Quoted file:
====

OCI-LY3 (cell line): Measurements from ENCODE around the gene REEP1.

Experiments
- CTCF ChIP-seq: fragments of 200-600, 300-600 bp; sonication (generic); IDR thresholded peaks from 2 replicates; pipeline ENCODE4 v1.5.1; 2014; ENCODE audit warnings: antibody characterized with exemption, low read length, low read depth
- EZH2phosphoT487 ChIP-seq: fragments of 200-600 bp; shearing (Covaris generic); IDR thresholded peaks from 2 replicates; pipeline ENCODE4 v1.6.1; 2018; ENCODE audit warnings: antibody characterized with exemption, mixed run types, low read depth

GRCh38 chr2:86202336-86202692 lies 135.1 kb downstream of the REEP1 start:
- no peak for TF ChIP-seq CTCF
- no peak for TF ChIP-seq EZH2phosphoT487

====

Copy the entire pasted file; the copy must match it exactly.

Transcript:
OCI-LY3 (cell line): Measurements from ENCODE around the gene REEP1.

Experiments
- CTCF ChIP-seq: fragments of 200-600, 300-600 bp; sonication (generic); IDR thresholded peaks from 2 replicates; pipeline ENCODE4 v1.5.1; 2014; ENCODE audit warnings: antibody characterized with exemption, low read length, low read depth
- EZH2phosphoT487 ChIP-seq: fragments of 200-600 bp; shearing (Covaris generic); IDR thresholded peaks from 2 replicates; pipeline ENCODE4 v1.6.1; 2018; ENCODE audit warnings: antibody characterized with exemption, mixed run types, low read depth

GRCh38 chr2:86202336-86202692 lies 135.1 kb downstream of the REEP1 start:
- no peak for TF ChIP-seq CTCF
- no peak for TF ChIP-seq EZH2phosphoT487